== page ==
Suspension of classes forced drivers not to ply routes
NOT every jeepney driver who didn’t ply his usual route yesterday joined the transport strike, at least according to some of them.
The scarcity of passengers in some parts of Cebu City after some schools suspended their classes also forced some drivers not to go to work, said Rudy Laconza of the Alliance of Transport Organization Member Intra Cebu City (Atomic).
“How can the drivers go to work when there are no classes?” Laconza said in a radio interview.
While the Cebu City government didn’t suspend classes in the city, several private schools decided not to hold classes due to the strike.
These schools included the University of San Jose-Recoletos on Magallanes Street, the University of San Carlos elementary and high departments and Colegio del Sto Niño.
Laconza said students constituted the bulk of their passengers while 20 to 30 percent were workers.
Cebu City Councilor Dave Tumulak, deputy mayor for police matters, said several drivers complained about the city’s deployment of buses because it competed with them.
“Some drivers had asked that the buses would not be deployed since these would eat up their earnings,” he said.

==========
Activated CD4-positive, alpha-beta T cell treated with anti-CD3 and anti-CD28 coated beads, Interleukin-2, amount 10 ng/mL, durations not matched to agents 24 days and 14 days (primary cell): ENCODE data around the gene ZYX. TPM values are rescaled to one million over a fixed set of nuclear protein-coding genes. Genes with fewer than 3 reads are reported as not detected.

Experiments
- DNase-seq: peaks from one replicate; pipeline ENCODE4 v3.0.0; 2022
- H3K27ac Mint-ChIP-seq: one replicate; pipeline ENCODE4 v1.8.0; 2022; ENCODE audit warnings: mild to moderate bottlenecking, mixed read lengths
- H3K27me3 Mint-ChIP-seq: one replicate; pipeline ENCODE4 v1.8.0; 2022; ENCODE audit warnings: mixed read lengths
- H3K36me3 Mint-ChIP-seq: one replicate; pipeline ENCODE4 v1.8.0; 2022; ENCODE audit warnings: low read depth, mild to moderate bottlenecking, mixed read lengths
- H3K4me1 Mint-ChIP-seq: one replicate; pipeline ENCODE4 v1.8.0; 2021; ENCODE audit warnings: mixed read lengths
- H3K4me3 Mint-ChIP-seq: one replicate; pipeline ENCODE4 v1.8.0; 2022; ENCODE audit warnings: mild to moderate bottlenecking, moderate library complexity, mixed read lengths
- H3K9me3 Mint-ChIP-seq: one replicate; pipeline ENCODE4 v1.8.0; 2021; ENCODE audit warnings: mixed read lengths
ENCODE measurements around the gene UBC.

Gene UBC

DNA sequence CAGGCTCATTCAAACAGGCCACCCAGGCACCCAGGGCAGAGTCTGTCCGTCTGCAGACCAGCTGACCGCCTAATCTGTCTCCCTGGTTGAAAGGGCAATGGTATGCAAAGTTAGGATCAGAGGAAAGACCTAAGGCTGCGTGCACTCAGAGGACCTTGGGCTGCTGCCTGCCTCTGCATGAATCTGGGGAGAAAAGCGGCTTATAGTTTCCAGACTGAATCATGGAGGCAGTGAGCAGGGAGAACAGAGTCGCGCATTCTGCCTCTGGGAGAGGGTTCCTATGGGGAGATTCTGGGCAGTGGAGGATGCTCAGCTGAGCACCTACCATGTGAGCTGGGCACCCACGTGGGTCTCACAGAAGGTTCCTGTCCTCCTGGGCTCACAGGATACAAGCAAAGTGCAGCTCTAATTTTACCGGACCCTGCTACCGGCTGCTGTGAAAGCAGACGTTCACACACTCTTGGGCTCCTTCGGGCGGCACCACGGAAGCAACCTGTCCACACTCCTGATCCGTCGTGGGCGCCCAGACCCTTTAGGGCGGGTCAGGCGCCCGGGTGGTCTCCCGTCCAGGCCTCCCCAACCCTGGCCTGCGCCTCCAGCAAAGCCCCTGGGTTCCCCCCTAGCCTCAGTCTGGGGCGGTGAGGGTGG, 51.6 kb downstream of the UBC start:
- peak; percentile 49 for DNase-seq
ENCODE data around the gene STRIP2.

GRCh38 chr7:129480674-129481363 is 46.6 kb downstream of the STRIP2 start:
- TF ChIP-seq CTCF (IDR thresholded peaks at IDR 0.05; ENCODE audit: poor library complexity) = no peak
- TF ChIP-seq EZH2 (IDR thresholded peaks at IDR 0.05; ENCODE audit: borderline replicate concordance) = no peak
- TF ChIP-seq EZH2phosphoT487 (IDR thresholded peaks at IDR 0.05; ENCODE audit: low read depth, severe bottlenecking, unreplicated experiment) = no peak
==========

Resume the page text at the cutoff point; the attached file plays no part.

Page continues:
Tumulak said he was monitoring the progress of the transport strike to assess if there was a need to deploy more buses.
City Hall sent out 10 buses starting at 6 a.m. to ferry passengers.
But officials ordered the pullout of these buses by 8 a.m. after they saw fewer stranded passengers in the streets.
The Pinag-isang Samahan nga mga Tsuper at Opereytor Nationwide (Piston) members started to converge in several parts of Cebu City as early as 4 a.m.
They were outside Shopwise in Barangay Basak, Land Bank of the Philippines Osmeña Boulevard branch, Andoks in Barangay Mabolo and Fooda in Barangay Banilad.
Laconza said while he shared the sentiments of Piston against the planned phase out of old jeepney units, holding protest actions was still too early.
Laconza said the Land Transportation Franchising and Regulatory Board (LTFRB) is still in the planning stage on how to implement the proposed phase out.
He said drivers and operators still have more than enough time to improve their units to avoid their phase out.
Laconza said about five percent of the units plying city streets badly need an overhaul to make them roadworthy.
Laconza said he is more worried about plans to operate the Bus Rapid Transit (BRT) in the city because this will surely displace PUJ drivers.
He said a Light Rail Transit (LRT) project in the city is better since it won’t affect jeepneys.
Jovie Rosales, a Piston team leader, said most operators cannot afford to buy a new jeepney nor upgrade their existing models.
He said upgrading one passenger jeepney would cost P1.4 million to P1.6 million.
Rosales also said only rich operators and companies can afford buses but they would charge commuters more for their rates.
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